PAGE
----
Henry Louis Gates Jr.: I agree with you that the motivation for Lincoln's action vis a vis the slaves is not as important as the result. On another level, however, it's important that we understand that even our heroes are all too human, just as the rest of us are.
Reston, Va.: The Emancipation Proclamation was solely for publicity. Slavery wasn't made illegal until AFTER the War Between the Sates.
So much for moral high ground. Lincoln had feet of clay, just like the rest of us. What I don't get is how people think he was so special. He was just another wartime president who was more concerned about winning a war than doing the right thing, abolishing slavery.
Henry Louis Gates Jr.: The Emancipation Proclamation made it possible for slaves who reached Union lines or the North to free themselves. The 13th Amendment, ratified in December of 1865, but which Lincoln insisted on signing when it was passed by Congress earlier that year, finally abolished the institution of slavery.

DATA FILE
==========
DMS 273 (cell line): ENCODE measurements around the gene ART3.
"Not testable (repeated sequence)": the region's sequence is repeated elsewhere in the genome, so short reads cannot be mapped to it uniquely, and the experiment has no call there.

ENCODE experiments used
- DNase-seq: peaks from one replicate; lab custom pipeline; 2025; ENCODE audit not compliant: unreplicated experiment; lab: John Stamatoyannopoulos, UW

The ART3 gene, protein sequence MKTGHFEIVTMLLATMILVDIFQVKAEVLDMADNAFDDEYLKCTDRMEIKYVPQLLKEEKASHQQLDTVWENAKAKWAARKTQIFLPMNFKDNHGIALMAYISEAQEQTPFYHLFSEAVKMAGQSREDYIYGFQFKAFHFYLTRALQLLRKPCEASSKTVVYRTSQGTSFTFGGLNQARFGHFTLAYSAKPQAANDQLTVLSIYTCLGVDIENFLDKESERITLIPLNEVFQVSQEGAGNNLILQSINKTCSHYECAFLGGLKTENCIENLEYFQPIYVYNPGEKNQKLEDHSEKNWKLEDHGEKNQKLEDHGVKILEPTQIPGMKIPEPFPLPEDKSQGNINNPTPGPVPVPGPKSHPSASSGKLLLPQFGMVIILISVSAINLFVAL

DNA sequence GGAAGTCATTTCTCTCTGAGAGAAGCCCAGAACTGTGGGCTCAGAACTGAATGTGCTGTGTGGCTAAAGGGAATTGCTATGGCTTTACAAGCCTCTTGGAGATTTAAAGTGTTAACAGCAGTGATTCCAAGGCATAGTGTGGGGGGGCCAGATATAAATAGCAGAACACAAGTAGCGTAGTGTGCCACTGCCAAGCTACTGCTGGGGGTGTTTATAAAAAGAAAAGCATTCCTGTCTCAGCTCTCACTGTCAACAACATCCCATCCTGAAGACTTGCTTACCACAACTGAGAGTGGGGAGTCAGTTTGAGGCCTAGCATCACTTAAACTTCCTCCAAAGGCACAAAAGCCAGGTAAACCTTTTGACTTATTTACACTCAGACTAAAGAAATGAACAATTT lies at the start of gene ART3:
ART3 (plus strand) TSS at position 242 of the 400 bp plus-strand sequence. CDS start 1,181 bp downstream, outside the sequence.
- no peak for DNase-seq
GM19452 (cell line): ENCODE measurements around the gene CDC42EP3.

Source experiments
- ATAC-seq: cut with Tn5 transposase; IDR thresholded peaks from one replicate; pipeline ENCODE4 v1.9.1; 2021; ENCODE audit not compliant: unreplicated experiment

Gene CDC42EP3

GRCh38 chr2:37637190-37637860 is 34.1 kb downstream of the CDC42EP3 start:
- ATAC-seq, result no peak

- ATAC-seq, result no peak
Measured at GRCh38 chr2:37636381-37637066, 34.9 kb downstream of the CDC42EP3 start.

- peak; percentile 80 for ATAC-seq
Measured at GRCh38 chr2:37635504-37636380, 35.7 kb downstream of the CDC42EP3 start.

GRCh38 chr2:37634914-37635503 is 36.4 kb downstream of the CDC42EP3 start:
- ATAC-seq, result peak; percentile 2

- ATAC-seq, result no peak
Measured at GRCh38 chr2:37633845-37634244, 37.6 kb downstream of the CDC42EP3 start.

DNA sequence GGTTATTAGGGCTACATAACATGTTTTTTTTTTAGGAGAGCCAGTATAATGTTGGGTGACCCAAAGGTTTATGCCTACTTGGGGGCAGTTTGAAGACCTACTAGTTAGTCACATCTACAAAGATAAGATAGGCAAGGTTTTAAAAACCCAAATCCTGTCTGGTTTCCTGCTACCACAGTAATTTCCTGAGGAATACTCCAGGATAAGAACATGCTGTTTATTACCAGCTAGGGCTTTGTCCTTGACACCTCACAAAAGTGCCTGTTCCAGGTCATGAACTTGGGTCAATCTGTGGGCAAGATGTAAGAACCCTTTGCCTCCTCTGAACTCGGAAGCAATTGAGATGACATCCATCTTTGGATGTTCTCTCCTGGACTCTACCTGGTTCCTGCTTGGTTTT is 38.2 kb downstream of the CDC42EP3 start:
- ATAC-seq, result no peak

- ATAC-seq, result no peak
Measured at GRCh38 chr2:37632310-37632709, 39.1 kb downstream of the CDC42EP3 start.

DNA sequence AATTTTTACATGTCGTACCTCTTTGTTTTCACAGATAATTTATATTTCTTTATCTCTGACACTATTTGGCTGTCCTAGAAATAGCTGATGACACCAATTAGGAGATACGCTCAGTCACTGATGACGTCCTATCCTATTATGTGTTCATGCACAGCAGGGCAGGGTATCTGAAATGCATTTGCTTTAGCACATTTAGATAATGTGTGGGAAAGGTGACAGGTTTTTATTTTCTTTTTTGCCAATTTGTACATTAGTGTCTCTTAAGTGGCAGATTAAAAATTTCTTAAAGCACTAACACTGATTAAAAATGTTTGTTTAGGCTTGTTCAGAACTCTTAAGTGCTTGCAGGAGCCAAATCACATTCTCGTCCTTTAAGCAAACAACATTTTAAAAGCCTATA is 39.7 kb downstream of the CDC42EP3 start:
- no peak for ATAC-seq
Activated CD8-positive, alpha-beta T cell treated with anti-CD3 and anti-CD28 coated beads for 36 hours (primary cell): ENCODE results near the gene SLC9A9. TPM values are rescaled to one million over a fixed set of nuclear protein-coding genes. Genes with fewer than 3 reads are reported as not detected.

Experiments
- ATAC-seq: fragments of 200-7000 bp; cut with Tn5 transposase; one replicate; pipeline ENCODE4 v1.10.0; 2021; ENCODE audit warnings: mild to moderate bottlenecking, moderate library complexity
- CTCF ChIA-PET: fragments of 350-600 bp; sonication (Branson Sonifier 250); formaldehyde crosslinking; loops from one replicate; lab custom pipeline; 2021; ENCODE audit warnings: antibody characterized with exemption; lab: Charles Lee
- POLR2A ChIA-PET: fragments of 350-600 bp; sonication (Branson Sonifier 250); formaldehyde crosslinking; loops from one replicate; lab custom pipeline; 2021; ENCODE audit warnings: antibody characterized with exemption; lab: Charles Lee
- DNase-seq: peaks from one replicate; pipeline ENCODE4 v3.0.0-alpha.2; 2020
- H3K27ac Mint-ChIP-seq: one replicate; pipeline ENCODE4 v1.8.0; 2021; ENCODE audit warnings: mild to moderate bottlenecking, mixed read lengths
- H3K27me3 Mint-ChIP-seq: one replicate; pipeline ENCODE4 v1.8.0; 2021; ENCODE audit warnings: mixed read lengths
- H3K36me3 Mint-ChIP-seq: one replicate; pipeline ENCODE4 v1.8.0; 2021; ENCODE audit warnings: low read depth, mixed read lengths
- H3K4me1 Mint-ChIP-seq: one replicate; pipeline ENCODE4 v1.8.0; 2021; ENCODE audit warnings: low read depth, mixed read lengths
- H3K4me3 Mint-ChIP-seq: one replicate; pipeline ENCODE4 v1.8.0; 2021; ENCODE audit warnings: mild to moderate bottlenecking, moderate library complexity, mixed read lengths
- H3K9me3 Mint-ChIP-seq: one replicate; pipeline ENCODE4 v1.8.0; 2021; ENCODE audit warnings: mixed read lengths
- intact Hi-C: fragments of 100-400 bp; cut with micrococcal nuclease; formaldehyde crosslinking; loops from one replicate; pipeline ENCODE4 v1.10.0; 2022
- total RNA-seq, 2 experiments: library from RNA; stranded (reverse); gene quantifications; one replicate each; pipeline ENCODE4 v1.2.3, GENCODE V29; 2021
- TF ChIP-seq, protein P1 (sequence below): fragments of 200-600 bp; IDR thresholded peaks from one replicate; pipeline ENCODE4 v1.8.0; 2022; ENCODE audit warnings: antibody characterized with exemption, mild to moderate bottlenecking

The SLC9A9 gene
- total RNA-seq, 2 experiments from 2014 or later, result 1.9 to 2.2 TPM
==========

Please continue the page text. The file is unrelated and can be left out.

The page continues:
Fairfax, Va.: That Gates would use the word "racist" against Lincoln -- a word rightfully used to describe the attitudes of men like James Eastland, Harry Byrd, and Richard Russell and, for most of their lives, George Wallace and Strom Thurmond -- is thoroughly unfair and wrong-headed. In order to hang the miserable epithet of a "recovering racist" on Lincoln, clearly implying that Lincoln never got over early attitudes he supposedly had, he has to ignore a mountain of evidence to the contrary, starting perhaps with Frederick Douglass saying, "he was the only white man whose conduct in my presence never reminded me of my race." He has to ignore Lincoln's early comment that, "if slavery is not wrong, then nothing is wrong." How much sense does it make that Lincoln talked repeatedly and increasingly about the moral, economic and other wrongs of slavery to black people, and yet at the same time felt that blacks were inferior? In simple common sense, why would he care that much if he thought that? Lincoln told "darky" jokes. Well, who exactly was safe from Lincoln's humor? Herndon, Lincoln's law partner, discussed Lincoln's supposed penchant for "dirty" jokes, and said that Lincoln saw the nugget of wit in his stories, and didn't seem to notice if he picked it off the parlor table or out of the mud. If Gates could get what Herndon is saying, would he consider that the same point might apply to his "darky" jokes? Lincoln adamantly defended arming black men for the union armies and utterly refused to consider rescinding the Emancipation Proclamation in a famous letter to a white audience demanding that he do just that, at the very lowest point of the war, in the late summer of 1864 when it seemed certain he was going to lose his bid for reelection. I'm sorry but Gates' decision to try and vilify the reputation of Lincoln on race seems the most shameful episode of an otherwise stellar academic career. And I don't like the Bait and Switch aspect of the ads for his PBS documentary where we are told how much he admires Lincoln, only, it appears to watch the show and find out that he is going to call Lincoln a "recovering racist."